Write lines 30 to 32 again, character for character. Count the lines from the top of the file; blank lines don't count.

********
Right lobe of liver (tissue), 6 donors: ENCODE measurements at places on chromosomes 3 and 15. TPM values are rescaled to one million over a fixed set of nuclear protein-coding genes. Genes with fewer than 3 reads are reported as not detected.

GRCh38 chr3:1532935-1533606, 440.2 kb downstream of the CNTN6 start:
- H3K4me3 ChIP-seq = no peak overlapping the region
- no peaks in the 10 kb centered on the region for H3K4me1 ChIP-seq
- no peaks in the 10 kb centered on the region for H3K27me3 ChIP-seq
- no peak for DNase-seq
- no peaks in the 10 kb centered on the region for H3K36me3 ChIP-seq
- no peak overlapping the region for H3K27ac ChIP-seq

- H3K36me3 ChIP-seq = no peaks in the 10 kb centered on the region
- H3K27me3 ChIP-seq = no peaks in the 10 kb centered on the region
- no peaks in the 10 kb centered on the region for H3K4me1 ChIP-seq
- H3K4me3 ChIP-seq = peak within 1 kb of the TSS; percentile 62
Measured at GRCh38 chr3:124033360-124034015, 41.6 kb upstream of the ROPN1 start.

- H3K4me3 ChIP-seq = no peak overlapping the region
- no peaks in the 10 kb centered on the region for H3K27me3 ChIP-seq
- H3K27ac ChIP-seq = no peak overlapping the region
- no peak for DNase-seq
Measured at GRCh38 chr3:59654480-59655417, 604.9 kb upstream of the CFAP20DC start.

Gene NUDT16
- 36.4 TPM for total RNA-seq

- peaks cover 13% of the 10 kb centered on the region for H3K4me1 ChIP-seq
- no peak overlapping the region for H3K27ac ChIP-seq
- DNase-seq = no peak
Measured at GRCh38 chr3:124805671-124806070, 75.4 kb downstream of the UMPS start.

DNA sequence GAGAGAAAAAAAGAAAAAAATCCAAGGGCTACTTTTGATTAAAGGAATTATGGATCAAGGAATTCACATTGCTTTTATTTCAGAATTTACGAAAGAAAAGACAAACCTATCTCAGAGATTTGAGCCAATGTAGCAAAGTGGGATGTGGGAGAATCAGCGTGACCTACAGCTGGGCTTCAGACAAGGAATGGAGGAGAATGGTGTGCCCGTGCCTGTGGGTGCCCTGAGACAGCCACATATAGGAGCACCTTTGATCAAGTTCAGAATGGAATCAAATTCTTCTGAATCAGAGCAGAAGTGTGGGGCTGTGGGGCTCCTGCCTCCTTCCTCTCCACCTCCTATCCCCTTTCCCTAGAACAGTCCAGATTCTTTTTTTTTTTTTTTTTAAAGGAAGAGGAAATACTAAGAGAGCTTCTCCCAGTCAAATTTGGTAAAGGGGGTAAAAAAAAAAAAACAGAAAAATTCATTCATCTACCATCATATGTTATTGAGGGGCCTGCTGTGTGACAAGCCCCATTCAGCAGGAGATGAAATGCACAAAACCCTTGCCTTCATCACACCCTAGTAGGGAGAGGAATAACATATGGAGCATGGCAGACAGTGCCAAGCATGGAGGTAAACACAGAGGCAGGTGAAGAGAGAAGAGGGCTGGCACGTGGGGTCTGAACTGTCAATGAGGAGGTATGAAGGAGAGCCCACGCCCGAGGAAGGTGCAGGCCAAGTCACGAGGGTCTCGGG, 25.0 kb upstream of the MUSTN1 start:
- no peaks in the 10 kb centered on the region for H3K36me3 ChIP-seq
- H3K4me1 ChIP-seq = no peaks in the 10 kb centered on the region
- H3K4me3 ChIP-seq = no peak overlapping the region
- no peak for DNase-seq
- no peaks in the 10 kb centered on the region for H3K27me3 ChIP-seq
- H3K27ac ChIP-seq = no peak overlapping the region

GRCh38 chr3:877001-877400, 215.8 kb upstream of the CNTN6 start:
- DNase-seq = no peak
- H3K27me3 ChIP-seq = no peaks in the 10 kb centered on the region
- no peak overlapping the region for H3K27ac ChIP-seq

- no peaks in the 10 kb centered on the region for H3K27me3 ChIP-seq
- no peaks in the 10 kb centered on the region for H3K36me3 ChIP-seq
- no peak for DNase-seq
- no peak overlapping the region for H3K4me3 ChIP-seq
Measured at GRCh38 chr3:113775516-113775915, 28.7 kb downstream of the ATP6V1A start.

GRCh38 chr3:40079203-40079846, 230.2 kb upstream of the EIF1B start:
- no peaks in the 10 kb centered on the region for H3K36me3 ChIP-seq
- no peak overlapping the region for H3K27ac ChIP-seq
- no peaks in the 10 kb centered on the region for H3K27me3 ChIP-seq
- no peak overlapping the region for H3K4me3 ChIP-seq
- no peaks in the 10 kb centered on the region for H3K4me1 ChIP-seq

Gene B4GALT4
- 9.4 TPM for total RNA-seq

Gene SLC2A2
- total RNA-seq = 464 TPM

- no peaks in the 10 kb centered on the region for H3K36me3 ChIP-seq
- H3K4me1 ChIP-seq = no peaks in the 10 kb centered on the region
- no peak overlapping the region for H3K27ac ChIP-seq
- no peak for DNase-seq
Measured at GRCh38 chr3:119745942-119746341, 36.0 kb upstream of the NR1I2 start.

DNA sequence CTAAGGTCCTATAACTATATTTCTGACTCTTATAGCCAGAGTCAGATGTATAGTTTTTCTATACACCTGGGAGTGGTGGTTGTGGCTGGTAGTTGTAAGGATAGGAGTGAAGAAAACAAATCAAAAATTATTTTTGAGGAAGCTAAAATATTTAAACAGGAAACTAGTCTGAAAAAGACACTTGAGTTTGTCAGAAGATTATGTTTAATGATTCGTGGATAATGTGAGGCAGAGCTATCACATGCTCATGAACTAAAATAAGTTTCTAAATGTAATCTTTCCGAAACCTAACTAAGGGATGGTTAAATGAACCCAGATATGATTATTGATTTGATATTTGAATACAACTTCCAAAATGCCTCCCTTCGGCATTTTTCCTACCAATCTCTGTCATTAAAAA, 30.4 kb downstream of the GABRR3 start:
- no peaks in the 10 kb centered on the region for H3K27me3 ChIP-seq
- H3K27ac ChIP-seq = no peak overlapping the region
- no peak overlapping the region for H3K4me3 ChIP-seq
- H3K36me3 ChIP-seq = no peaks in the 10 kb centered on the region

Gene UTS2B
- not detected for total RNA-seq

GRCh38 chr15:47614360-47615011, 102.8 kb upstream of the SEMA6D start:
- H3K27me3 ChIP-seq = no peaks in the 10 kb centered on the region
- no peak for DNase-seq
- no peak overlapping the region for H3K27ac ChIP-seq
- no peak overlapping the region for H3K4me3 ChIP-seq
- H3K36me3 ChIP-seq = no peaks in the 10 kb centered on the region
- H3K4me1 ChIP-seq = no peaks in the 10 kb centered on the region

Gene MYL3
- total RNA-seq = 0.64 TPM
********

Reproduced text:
- no peaks in the 10 kb centered on the region for H3K27me3 ChIP-seq
- H3K27ac ChIP-seq = no peak overlapping the region

GRCh38 chr3:877001-877400, 215.8 kb upstream of the CNTN6 start: